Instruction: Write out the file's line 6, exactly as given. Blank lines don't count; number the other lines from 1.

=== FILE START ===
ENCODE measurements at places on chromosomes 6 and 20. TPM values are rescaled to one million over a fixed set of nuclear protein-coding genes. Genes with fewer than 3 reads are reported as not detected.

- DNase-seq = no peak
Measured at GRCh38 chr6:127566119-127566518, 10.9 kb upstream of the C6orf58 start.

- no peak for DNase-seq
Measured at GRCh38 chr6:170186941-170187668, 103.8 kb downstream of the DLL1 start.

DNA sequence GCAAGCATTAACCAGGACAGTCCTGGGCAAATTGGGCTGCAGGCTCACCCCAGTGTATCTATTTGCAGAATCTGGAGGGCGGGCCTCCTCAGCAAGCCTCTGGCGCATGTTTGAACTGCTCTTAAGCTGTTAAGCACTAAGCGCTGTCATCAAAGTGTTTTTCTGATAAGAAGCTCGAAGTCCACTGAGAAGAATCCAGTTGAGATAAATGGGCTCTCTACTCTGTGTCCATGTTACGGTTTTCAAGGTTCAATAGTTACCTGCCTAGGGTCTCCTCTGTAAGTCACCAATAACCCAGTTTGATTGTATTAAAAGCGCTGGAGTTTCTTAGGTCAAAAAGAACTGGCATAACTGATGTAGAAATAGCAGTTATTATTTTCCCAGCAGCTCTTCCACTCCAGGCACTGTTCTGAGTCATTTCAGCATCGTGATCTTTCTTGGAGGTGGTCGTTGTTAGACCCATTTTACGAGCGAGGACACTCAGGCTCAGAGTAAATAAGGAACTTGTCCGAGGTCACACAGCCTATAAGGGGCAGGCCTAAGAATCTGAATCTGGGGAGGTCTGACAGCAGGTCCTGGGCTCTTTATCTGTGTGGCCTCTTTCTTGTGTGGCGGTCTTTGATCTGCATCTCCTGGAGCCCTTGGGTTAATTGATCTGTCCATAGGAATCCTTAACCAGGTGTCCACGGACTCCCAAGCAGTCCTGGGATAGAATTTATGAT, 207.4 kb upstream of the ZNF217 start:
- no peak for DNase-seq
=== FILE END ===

DNA sequence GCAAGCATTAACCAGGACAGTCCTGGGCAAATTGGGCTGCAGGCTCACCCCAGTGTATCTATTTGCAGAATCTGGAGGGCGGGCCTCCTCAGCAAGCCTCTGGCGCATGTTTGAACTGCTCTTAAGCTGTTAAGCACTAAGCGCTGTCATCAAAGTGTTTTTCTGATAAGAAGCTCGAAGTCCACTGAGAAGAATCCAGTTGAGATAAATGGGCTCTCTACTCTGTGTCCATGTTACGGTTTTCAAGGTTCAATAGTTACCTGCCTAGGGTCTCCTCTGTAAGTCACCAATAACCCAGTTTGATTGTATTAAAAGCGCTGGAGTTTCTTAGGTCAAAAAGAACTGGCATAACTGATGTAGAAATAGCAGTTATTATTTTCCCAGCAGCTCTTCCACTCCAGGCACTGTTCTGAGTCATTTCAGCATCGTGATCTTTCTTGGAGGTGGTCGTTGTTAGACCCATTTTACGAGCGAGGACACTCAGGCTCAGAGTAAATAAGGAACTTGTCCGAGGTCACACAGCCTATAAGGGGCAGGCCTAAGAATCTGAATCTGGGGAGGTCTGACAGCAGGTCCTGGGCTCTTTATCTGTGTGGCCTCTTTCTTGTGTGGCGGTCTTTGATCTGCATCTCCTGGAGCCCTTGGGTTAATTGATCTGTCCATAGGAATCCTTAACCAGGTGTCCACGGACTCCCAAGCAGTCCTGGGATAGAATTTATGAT, 207.4 kb upstream of the ZNF217 start: